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Chile is rich in mineral resources, especially copper and lithium.

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Agriculture in Chile encompasses a wide range of different activities due to its particular geography, climate and geology and human factors.

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Some other major agriculture products of Chile include pears, onions, wheat, maize, oats, garlic, asparagus, beans, beef, poultry, wool, fish, timber and hemp.

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Chile is the world's second largest producer of salmon, after Norway.

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In wine, Chile is usually among the 10 largest producers in the world.

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Tourism in Chile has experienced sustained growth over the last few decades.

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Chile is home to the world-renowned Patagonian Trail that resides on the border between Argentina and Chile.

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Chile recently launched a massive scenic route for tourism in hopes of encouraging development based on conservation.

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Privatization of the telephone system began in 1988; Chile has one of the most advanced telecommunications infrastructure in South America with a modern system based on extensive microwave radio relay facilities and a domestic satellite system with 3 earth stations.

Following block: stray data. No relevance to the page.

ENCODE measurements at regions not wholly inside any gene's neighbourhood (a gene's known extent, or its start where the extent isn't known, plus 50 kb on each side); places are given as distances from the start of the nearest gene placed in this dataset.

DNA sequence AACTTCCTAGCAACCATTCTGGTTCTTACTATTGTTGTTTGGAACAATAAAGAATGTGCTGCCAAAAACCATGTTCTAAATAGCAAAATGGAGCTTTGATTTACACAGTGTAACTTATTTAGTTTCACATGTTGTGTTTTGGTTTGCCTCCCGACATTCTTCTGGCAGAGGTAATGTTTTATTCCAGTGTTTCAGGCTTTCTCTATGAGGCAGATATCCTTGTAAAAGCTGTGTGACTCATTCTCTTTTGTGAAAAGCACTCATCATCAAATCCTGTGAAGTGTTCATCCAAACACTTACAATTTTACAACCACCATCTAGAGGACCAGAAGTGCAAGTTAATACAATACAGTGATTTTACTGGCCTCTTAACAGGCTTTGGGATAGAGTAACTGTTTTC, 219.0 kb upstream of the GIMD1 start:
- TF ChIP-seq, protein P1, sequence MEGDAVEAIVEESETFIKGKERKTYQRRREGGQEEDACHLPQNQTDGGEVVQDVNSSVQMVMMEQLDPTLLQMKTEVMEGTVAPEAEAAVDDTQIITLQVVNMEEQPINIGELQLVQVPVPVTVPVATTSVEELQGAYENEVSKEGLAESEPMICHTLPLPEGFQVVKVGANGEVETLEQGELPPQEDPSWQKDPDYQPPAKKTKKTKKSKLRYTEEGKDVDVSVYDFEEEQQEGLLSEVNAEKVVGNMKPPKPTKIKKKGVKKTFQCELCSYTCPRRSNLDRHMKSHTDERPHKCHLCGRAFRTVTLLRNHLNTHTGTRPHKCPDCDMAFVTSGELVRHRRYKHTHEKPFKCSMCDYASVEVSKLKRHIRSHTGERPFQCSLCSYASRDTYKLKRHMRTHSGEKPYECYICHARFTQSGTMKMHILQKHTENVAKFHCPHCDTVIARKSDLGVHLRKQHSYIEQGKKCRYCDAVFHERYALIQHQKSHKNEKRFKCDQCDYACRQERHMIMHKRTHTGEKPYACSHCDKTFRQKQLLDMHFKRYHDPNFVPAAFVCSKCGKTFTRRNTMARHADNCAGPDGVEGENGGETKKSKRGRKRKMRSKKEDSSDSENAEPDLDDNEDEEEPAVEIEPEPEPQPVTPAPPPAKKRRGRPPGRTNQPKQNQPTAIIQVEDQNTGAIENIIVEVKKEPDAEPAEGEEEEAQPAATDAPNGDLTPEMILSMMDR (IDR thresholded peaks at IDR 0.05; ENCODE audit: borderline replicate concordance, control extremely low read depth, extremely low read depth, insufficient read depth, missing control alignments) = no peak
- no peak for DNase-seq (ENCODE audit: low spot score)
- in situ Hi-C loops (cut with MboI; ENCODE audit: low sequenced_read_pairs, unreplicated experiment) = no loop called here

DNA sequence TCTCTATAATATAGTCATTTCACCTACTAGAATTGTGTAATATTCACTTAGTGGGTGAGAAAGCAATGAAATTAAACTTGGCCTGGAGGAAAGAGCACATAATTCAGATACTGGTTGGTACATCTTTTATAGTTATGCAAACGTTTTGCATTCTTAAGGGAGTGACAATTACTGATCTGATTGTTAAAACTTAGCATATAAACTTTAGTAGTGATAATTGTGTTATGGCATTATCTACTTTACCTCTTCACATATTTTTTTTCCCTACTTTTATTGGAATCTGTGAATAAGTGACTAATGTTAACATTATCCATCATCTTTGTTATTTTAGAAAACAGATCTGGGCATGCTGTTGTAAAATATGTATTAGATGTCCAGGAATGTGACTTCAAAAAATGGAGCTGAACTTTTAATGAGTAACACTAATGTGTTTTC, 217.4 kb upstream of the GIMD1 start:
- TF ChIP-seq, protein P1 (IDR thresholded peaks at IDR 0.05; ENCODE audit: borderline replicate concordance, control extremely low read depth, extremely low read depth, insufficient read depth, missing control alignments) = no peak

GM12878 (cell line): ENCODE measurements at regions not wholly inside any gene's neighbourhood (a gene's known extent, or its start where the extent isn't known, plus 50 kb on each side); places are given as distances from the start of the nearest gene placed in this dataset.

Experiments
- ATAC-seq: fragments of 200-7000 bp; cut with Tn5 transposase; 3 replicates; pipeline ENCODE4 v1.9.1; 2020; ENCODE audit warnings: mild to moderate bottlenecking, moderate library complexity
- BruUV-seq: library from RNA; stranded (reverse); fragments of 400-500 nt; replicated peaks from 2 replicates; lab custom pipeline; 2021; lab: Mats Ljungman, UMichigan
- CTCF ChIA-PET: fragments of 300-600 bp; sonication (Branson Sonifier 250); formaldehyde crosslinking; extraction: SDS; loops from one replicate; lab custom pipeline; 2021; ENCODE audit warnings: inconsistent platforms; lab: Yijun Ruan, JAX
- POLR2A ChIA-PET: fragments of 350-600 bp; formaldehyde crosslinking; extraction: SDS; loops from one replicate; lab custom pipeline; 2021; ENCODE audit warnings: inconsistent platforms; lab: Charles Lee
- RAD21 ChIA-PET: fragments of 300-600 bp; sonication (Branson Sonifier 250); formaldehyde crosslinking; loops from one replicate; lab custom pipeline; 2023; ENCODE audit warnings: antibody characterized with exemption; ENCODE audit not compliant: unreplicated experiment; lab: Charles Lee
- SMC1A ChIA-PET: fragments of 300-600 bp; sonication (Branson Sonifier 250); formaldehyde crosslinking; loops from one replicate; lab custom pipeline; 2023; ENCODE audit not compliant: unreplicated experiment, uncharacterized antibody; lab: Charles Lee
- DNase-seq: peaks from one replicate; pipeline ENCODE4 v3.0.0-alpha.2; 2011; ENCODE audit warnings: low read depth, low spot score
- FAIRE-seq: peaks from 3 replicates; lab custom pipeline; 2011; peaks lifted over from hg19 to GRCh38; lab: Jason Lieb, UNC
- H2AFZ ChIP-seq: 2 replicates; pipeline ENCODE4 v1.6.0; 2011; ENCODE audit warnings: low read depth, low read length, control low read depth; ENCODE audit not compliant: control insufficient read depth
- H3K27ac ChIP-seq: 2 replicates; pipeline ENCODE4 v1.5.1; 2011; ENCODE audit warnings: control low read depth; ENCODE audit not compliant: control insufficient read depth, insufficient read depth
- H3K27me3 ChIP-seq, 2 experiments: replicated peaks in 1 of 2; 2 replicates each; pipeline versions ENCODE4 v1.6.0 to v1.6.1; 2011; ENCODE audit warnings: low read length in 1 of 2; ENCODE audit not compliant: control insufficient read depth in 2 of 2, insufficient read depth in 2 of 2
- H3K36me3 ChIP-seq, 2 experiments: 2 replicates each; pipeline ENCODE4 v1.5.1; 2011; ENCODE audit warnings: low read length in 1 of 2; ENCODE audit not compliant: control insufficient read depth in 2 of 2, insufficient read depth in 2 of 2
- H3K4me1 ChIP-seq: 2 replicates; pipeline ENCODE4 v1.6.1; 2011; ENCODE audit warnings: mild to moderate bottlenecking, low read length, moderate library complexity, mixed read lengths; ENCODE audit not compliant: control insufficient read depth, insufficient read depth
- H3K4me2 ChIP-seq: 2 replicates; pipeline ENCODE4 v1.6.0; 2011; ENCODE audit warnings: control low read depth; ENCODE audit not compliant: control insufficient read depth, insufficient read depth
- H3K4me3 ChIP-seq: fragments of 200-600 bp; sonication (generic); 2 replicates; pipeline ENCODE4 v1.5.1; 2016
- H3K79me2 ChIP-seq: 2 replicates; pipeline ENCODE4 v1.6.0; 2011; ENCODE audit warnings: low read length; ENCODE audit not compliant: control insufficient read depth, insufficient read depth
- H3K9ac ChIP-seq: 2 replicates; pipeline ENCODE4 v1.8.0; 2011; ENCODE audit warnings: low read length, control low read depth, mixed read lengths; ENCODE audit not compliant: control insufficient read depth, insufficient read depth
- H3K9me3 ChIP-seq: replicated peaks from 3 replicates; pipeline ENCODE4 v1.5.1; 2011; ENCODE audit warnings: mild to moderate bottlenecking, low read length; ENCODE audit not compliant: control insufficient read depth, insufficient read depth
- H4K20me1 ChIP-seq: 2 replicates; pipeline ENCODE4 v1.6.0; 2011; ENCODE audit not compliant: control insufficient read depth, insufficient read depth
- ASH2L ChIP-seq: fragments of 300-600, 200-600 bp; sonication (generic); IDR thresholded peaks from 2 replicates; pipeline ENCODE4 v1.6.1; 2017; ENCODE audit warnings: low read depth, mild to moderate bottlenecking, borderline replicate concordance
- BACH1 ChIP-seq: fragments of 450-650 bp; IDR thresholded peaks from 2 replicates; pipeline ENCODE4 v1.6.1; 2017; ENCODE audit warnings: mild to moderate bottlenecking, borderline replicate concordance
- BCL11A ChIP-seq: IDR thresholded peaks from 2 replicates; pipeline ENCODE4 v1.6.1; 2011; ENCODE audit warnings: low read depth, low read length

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Energy in Chile is dominated by fossil fuels, with coal, oil and gas accounting for 73.

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In 2021, Chile had, in terms of installed renewable electricity, 6, 807 MW in hydropower, 3, 137 MW in wind power, 4, 468 MW in solar (22nd largest in the world), and 375 MW in biomass.

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Chile has appeared in nine FIFA World Cups which includes hosting the 1962 FIFA World Cup where the national football team finished third.

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Basketball is a popular sport in which Chile earned a bronze medal in the first men's FIBA World Championship held in 1950 and won a second bronze medal when Chile hosted the 1959 FIBA World Championship.

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Chile hosted the first FIBA World Championship for Women in 1953 finishing the tournament with the silver medal.